Clinic In Self Sabotage

On a certain level, you know what to do, but sometimes the hints are so subtle they aren’t heeded. Then there are the cases of your conscious mind thinking it has all the answers. Fresh off the Chicago Marathon and my first skydiving experience a few months after that, my mind was open to the next new adventure. I wasn’t actively seeking anything in particular, but just open. When you think like that, things seem to come your way. It’s just a matter of if you’re in tune enough to notice. This was a case where I indeed noticed, but was way out of tune.

Poor time aside, bragging rights were in order after completing the Chicago Marathon for the second time. There were even surrogates at work to help spread the news. Word got to a young lady who had just transferred to my department. She was running a half marathon, and it was just weeks away. She asked if I would like to run it as well. An invite? A pretty girl asking me to run with her? It sounded like a fun time to me. Making new friends had never been my strong suit, so when this opportunity knocked, I answered. Let me rephrase that. It’s not that making friends was a weakness of mine. It was keeping them where I needed help. But in this case, I didn’t have to make an effort. Co-worker, runner, invite-she was even on board for a future skydive. How awesome was this?

The run was in January, but I hadn’t really been in training mode since doing Chicago in October. So although it was “just” a half marathon, it was still going to be a challenge. As it turned out, she is actually a faster runner than I am, which just compounded the challenge. Still, I had conquered taller mountains than this. It was almost a nonchalant attitude, although deep inside I knew I had my work cut out for me. After all, I was the bragging marathon guy. To tank at a half marathon would be quite embarrassing. Eh, I had conquered taller mountains than this…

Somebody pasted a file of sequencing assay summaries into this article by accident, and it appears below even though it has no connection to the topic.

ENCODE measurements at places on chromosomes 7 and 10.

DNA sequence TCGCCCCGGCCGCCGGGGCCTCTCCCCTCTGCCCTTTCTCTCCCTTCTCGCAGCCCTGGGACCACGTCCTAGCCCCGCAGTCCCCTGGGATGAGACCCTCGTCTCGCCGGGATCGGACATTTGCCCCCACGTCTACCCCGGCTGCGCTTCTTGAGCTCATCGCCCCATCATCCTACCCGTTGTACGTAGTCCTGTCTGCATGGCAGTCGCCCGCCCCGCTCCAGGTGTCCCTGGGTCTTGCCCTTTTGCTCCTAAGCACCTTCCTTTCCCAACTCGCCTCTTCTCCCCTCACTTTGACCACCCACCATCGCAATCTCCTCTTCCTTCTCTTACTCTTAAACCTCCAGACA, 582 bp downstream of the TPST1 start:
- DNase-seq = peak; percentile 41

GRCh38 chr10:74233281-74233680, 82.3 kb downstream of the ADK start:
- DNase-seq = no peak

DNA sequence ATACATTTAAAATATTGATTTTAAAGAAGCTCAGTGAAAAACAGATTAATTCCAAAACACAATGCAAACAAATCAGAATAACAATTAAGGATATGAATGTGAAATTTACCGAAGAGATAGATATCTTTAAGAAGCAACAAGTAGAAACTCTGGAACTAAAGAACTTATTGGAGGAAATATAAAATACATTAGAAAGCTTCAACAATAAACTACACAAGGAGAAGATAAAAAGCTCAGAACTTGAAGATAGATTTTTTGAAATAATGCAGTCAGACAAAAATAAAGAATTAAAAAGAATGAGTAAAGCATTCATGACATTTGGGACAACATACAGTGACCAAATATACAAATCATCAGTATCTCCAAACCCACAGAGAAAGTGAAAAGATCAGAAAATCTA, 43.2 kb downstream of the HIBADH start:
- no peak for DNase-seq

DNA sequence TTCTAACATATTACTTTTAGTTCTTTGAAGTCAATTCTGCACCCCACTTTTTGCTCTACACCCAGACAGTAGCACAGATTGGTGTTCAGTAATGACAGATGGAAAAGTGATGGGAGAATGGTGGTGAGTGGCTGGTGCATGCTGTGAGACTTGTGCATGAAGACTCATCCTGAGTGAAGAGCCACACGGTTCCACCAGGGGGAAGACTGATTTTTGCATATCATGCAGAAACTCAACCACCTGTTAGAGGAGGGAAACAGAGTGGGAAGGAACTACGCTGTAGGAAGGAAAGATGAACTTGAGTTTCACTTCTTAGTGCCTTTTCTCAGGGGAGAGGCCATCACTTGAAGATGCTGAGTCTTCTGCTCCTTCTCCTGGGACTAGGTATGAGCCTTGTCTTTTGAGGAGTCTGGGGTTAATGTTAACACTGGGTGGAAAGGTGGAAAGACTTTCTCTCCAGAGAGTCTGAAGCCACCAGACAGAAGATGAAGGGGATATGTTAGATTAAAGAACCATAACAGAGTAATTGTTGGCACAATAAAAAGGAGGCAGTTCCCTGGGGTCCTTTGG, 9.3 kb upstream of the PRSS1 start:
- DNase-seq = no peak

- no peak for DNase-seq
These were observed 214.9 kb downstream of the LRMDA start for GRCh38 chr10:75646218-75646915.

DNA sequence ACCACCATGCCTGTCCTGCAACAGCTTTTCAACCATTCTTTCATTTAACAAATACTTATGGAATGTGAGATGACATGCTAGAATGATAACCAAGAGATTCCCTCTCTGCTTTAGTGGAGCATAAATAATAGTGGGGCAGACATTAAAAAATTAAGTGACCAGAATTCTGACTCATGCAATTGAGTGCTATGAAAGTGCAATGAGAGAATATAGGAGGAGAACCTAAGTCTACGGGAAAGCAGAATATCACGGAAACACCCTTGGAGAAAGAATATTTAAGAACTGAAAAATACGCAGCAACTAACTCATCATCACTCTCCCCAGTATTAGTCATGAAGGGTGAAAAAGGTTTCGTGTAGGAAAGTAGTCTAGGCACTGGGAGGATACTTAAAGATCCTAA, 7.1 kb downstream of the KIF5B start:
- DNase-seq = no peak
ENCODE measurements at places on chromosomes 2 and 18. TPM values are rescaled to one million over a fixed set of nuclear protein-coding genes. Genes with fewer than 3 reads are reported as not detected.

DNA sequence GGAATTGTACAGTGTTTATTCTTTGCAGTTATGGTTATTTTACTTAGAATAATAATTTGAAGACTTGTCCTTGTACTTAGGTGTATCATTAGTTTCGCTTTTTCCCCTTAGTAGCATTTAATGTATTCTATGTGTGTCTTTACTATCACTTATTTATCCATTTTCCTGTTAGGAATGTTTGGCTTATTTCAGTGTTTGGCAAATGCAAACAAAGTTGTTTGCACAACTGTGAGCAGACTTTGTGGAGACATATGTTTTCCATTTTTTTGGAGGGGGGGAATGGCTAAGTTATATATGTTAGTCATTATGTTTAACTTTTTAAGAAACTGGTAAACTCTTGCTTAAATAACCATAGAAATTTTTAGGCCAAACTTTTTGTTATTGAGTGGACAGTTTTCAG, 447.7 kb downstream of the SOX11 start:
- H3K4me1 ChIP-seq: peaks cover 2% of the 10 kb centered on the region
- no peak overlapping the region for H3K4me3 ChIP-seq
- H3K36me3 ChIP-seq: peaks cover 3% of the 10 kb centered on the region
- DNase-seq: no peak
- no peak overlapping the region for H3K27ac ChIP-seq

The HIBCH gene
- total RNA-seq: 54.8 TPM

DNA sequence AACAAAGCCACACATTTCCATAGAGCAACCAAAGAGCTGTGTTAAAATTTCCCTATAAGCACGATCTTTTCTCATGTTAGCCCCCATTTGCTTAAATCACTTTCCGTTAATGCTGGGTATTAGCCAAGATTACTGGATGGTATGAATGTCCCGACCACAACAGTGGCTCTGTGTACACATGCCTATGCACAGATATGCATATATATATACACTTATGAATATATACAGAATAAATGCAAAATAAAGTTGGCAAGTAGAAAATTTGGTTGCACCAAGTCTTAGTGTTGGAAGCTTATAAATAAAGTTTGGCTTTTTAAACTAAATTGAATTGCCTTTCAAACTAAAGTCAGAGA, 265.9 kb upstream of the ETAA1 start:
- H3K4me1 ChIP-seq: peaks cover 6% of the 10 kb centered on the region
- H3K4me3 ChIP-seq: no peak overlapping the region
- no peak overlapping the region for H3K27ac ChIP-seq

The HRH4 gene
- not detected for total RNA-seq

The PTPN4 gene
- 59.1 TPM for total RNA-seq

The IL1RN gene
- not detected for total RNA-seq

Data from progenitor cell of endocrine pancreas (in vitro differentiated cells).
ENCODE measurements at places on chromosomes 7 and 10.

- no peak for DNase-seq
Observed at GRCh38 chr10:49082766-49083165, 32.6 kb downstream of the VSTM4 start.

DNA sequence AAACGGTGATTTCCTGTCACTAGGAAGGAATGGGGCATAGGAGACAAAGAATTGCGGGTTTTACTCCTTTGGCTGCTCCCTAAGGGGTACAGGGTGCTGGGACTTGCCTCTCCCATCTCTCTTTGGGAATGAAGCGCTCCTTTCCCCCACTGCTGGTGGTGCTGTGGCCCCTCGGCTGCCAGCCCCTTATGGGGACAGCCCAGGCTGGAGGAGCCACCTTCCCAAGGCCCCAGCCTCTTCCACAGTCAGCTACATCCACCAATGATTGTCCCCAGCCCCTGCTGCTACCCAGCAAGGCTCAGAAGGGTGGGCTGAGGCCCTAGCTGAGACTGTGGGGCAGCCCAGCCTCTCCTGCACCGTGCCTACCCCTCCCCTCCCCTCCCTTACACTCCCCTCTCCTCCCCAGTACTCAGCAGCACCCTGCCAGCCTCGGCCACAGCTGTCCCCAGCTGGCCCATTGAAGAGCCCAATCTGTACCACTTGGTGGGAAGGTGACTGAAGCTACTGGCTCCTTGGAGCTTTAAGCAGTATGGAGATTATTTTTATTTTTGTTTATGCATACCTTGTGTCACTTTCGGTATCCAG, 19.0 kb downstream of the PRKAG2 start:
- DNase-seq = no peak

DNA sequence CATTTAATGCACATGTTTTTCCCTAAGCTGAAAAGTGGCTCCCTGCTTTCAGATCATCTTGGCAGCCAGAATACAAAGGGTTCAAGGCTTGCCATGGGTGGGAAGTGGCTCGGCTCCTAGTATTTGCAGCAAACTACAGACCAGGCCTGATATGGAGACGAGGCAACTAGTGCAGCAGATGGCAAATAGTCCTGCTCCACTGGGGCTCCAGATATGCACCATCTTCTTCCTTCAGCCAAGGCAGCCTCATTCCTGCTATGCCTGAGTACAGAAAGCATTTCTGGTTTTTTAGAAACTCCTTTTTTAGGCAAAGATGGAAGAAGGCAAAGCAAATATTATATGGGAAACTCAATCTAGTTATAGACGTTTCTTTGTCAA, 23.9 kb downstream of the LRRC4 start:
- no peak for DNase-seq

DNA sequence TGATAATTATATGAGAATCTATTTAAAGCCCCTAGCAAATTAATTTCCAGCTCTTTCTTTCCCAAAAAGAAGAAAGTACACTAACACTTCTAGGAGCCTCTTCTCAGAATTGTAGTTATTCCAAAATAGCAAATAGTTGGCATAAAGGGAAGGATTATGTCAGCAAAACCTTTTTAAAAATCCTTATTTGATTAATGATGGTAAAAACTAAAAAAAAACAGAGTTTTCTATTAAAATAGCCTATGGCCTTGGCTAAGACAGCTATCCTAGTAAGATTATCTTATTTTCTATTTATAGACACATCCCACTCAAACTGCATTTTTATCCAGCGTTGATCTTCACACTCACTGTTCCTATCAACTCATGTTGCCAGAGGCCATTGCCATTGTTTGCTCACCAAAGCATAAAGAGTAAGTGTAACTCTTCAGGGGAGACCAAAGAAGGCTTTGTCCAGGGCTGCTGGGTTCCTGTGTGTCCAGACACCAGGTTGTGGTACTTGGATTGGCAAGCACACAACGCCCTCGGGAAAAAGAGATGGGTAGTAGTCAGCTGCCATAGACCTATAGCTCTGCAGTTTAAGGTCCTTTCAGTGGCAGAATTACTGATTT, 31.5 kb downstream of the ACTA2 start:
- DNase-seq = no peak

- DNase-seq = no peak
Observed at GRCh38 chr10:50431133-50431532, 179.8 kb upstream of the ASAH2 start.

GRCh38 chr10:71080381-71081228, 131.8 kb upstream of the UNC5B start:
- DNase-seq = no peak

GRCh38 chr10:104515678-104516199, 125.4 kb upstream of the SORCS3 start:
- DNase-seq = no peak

My co-worker had picked up my packed downtown the day before and saved me a trip. I would meet her at the race and get my bib that morning. The race was about 40 minutes away, and although my car had been giving me some problems it seemed like it would make it to the race. After all, it was about a 40 minute drive to work every day, and I managed to make it there in one piece. The brakes worked, but I had to press almost all the way down, like there was some kind of pressure that was missing. As a result, when I pressed down it somehow affected the idle. I would take it to the shop that Monday. It had been this way for weeks and I was just too lazy to take it in to the shop several days prior to the race on Sunday, despite what my intuition was telling me. So far, so good though as I drove in the still dark morning. As I got close to the venue there were detours where the streets were blocked for the run. I was routed in the direction of the parking structure, along with hundreds of other cars. Traffic was a little backed up at that point, naturally. It was stop and go on the way to the structure. Remember the brakes? The stop and go traffic was taking a toll on the car and it finally stalled. A hint of annoyance trickled in. A few more feet and another stop. The car stalled again. The trickle was becoming a small leak. My co-worker texted me that she was on her way. Meanwhile, my car was now stalling everytime I stopped. The parking structure was a good 10 minutes away at the speed we were moving. I ended up having to throw the car in neutral and give it some gas everytime we stopped or else it would stall. Great.I finally made it to the parking structure, where the traffic wasn’t much better. Of course the bottom tiers were full and I had to take the winding road upstairs. Did I mention the traffic wasn’t much better? Now I was stalling on a winding, uphill grade with cars in front and behind me. All I needed was to get stuck here and there would be a whole lot of people missing the race. Luckily I made it to a parking space. My mood had soured, but at least I could forget about the car-for now.